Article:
Binaural Beats Provide Help with many Issues Including Bad Concentration and Studying

Posted on October 30, 2012 by

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By Matthew Cunsolo

Are you the kind of person who needs to get up and go somewhere in order to do schoolwork? Personally, I can’t focus very well in my room. I fatigue quickly and my mind tends to wander much more easily than it does in a classroom environment. If this happens to you, you may have heard about those scientific studies that have confirmed that when someone tries to do homework while sitting in bed, their brain is in sleep-mode merely from being on that bed and thus is ill equipped to focus. Conversely, if you do too much schoolwork in bed, your brain will associate bed with work-mode and you will have a hard time sleeping. An interesting and relevant sidenote, this however, is not what I’m here to tell you about. I am here to propose a solution.

I find places like cafes (the library cafe here at WSU, Nu Cafe, The Bean Counter) much more conducive to long periods of schoolwork. But there is one problem – the noise. The energy of the room somehow enlivens me in a way that sitting alone in a quiet room does not, but it always has the undesirable side effect of loud interruption of concentration. Good news comrades, I have found the cure and I wish to share it with you.

With the use of binaural beats, you can turn any crowded, noisy room into the perfect, focused, ultra-zen study zone. The binaural beat is an auditory phenomenon that is actually created by your brain. One solid frequency is played into your left ear, and then another at a slightly different frequency is played into your right ear. The result is a low frequency pulsation that appears to your ears to be very real, but is in fact an illusion created by your brain. You can test this by putting only one headphone in at a time. You will notice that you are really listening to two, solid sounds, that when combined sound like waves of pulsation.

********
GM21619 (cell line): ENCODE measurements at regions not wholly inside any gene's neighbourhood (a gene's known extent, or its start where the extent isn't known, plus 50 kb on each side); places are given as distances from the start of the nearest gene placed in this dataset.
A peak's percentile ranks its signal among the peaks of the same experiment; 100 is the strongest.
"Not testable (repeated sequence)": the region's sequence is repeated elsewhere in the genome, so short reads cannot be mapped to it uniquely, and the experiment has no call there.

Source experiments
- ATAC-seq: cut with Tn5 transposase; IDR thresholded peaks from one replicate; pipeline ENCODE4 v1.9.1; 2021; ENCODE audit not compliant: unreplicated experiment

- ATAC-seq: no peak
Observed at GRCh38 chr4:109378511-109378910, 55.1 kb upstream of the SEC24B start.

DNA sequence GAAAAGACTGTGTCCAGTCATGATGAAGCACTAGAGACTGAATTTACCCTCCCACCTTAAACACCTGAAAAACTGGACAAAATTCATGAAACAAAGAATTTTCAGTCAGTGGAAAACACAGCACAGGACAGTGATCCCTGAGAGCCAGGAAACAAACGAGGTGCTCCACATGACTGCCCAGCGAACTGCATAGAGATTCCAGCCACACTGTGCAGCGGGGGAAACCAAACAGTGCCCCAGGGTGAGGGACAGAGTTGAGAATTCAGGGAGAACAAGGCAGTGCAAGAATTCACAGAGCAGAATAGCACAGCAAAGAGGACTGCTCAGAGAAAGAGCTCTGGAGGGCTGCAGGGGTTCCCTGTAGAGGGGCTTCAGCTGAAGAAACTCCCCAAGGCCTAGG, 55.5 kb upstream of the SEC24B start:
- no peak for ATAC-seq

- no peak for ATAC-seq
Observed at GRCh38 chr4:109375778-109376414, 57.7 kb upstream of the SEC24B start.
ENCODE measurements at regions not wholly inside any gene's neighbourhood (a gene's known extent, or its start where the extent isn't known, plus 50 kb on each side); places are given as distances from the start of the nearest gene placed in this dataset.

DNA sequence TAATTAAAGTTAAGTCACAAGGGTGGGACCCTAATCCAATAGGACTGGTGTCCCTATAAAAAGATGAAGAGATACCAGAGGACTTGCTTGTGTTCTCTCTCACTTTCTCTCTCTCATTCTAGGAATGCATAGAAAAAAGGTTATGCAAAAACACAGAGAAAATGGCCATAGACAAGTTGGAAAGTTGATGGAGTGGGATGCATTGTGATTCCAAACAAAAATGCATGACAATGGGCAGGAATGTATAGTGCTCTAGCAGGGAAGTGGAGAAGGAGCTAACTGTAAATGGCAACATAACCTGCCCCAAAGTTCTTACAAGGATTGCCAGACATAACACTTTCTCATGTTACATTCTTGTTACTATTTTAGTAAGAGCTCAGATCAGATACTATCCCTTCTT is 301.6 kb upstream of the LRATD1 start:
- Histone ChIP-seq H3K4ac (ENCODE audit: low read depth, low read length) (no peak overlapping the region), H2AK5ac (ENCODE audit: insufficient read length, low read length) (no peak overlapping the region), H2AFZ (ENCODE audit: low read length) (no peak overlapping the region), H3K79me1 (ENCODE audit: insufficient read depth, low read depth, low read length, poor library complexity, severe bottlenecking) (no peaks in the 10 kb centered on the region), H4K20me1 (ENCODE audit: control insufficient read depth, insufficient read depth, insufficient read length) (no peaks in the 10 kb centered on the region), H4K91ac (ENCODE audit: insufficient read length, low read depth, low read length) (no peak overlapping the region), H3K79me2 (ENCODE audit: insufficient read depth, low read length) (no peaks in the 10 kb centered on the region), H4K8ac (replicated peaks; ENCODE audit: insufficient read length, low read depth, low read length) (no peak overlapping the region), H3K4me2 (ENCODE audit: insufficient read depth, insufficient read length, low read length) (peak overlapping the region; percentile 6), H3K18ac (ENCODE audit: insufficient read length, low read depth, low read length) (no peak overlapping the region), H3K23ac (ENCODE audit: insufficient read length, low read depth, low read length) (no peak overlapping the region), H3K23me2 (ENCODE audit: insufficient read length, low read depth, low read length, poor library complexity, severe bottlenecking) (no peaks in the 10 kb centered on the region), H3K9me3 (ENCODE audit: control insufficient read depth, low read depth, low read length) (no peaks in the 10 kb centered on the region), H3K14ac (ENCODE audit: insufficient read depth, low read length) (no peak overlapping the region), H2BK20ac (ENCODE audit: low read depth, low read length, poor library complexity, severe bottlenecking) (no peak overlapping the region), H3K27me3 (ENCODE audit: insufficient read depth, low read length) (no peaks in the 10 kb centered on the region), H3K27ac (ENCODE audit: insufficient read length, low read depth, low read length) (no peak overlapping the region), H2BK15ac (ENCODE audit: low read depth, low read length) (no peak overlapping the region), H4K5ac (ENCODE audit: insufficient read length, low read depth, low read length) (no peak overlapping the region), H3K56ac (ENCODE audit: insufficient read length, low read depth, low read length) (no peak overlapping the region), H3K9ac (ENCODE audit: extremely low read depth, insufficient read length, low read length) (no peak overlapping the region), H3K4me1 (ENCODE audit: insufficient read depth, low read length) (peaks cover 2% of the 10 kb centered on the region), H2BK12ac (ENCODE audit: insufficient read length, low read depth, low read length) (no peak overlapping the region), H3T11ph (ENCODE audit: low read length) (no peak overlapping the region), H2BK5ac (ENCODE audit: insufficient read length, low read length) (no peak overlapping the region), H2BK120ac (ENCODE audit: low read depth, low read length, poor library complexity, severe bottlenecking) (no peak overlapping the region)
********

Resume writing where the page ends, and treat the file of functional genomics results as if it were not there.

This is more than just a cool parlor trick; there is a huge range of applications for binaural beats. See, because the pulsing effect is literally created by your brain, these frequencies can influence your brain directly. The frequencies are broken down into what they call Alpha, Beta, Gamma, Delta and Theta waves. The technicalities behind the nomenclature (look it up if you don’t know that word) here is not important, all you need to know is that each type of wave frequency will affect you differently – Alpha being the highest frequency and Theta the lowest. The effect of listening to binaural beats over extended periods of time – that is also important, the longer you listen the more it works – is that you become more alert, more focused and more productive. Either that or you will become very peaceful and relaxed. Generally, higher frequencies promote productivity and energy whereas lower frequencies are perfect for meditation or simply unwinding after a long day. It’s different for everyone so try out different frequencies and find what works for you.

It is imperative that you use stereo headphones or this will not work. If you want to use this as a study aid, get a pair of noise canceling earbuds and the earplug quality of the headphones, combined with the noise of the binaural beats will be enough to turn any loud room into pure zen. Ok so where do you find these? They’re all over the Internet – just Google them. Many are actually binaural beat patterns played in the background of a song. A pure, robotic, pulsing sound puts some people off, so having it masked in atmospheric music might be more your thing. I find that the songs people have made that incorporate binaural beats are great for meditation and relaxation but distracting for study. Search YouTube for “binaural beats study” and you’ll get the right stuff. Also, one of the most effective examples of this is on the Wikipedia page if you just search “binaural beats.” It’s a sound file near the top of the page. It doesn’t come up on the Smartphone version of Wikipedia so use your laptop.

Long-term effects of binaural beat use include increased neuro-plasticity, which is your brain’s ability to form new neural connections – a very good thing. Unverified claims are that binaural beats help with memorization, quitting smoking and even improving athletic performance. Though none of these are verified, I listen to these things all the time and I’ll tell you I believe it. I’m actually even listening to binaural beats right now and have been throughout the construction of this entire article. Fancy that. Once you try these don’t be surprised if you never want to read, study or write a paper without them again. You’re welcome.

 

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